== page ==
We often associate specific tastes and foods with particular places, memories, and experiences. What would it mean, then, to center taste in our study of place and culture? How can places be tasted, and tastes be placed? In this class, we explore the relationship between taste and place within American culture, discussing how elements of nation, region, and identity are created, absorbed, and imagined through foods and their represented forms. The word “taste” has multiple meanings...
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    Con Artist Nation: Scams, Schemes, and American Dreams

    Semester: 

    Fall

    Offered: 

    2022

    With the popularity of shows like Inventing Anna and The Dropout, 2022 might be called the year of the scammer. Yet contemporary con artists come from a long lineage of carnival barkers, snake oil salesmen, and self-proclaimed miracle workers. This class examines the conditions of American capitalism and political populism that gave way to a society of schemers and dupes. We will consider how exploitation and self-invention were ultimately bound up in issues of class, race, gender, and religion. How did swindlers create or subvert stereotypes in search of profits? Who were imagined as...

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    Diagnostic Technologies in Medicine: From the Stethoscope to Artificial Intelligence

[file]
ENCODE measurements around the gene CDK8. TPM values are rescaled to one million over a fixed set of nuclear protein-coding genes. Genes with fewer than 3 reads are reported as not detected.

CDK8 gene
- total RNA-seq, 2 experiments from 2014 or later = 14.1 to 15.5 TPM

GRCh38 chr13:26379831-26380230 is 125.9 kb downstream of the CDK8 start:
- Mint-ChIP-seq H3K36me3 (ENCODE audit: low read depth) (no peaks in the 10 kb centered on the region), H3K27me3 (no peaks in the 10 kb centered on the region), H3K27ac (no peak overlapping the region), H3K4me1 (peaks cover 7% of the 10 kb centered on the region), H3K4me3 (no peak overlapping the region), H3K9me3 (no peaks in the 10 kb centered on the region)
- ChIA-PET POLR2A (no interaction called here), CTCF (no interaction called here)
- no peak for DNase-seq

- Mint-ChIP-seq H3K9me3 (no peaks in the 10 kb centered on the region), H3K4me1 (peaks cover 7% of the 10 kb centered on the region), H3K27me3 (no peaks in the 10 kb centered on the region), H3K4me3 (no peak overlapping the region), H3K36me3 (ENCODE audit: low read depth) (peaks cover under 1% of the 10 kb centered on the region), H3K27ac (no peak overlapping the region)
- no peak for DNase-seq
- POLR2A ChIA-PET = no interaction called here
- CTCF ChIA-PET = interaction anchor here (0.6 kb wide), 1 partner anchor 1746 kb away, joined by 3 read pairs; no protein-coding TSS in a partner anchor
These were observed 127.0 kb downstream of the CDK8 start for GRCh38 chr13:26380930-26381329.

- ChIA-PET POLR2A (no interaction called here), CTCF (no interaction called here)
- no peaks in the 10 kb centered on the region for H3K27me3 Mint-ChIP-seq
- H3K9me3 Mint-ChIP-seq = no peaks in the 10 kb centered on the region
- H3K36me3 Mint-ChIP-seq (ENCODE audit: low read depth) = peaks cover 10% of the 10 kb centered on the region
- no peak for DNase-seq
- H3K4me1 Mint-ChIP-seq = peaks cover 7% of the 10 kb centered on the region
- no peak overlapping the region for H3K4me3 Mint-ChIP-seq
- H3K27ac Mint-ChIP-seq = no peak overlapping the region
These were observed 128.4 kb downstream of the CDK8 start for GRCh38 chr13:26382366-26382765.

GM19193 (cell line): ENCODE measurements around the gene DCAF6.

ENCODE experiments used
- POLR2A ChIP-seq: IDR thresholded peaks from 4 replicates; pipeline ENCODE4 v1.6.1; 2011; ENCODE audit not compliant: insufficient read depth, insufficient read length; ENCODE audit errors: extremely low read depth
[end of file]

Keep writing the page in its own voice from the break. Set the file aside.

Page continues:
Semester: 

    Fall

    Offered: 

    2022
    This course will explore the role of technology in the diagnosis of disease from the nineteenth century to today. Each class session will begin with a specific technology as a starting point to examine how social, cultural, political, economic, geographic, and scientific factors have intersected to determine who receives a diagnostic label and the impact of disease diagnosis on patients and society. We will explore such questions as: How have diagnostic technologies been...
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    Analyzing Pop Music

    Semester: 

    Fall

    Offered: 

    2022

    How can music analysis inform the way we understand, listen to, and write about popular music? This course introduces tools and methods for studying the features, technologies, and compositional styles of post-2000 popular music. Weekly readings will address issues of form, rhythm & meter, instrumental and vocal timbre, computer-assisted analysis, vocal performance, and music videos. An ever-present concern of the class will be the ways in which these analytical tools and methods interact with issues of race, gender, and sexuality. The repertoire under study in the readings will...

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    Qualitative Research Lab: Immigration, Citizenship, and Belonging

    Semester: 

    Fall

    Offered: 

    2022
    What does citizenship mean to the millions of people who immigrate to the United States? How do immigrants and their families experience the process, the complexities, and the challenges of immigration, integration, and naturalization? And how do undocumented and DACAmented immigrants describe the paradoxes of being a vital part of US society while being excluded from many formal categories of citizenship and belonging?